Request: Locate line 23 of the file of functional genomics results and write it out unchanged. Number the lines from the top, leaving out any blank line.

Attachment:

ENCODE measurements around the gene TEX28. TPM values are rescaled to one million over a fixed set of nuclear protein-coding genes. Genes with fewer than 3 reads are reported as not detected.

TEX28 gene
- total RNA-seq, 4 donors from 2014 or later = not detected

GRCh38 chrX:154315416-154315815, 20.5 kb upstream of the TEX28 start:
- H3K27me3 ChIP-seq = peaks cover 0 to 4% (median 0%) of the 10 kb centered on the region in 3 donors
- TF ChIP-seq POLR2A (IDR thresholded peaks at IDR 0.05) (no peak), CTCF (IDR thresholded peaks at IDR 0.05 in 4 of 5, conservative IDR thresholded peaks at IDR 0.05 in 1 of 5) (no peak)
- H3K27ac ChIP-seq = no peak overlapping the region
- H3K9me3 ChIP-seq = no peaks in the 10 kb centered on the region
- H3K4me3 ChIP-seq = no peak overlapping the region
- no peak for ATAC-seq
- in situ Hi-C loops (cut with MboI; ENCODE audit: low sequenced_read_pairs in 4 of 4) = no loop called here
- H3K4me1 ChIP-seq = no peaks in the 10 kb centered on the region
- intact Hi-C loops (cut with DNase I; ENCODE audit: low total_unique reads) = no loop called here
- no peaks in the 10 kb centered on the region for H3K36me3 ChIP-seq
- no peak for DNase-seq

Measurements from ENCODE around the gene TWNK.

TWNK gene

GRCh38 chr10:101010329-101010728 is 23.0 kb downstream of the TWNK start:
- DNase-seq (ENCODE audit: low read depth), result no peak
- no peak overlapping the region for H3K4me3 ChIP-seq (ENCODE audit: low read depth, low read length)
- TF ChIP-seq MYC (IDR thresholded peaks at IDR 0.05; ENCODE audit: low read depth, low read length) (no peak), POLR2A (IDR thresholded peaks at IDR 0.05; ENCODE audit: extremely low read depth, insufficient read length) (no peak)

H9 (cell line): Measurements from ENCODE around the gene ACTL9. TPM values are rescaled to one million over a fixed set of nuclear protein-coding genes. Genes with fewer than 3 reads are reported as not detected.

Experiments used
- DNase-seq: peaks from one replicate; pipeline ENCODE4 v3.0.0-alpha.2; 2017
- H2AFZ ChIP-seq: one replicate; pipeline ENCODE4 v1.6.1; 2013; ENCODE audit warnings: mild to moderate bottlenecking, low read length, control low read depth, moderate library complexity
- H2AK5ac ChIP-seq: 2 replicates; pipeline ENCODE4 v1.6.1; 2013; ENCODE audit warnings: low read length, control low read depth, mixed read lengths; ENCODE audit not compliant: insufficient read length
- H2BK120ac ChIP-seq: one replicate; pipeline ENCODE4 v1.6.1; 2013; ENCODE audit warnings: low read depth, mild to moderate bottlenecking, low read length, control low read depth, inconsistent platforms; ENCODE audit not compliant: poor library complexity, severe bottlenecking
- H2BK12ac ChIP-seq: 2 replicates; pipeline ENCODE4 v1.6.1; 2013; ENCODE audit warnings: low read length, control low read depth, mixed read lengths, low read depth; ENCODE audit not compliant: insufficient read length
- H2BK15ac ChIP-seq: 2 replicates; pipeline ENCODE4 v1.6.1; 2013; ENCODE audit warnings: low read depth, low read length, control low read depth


Experiments used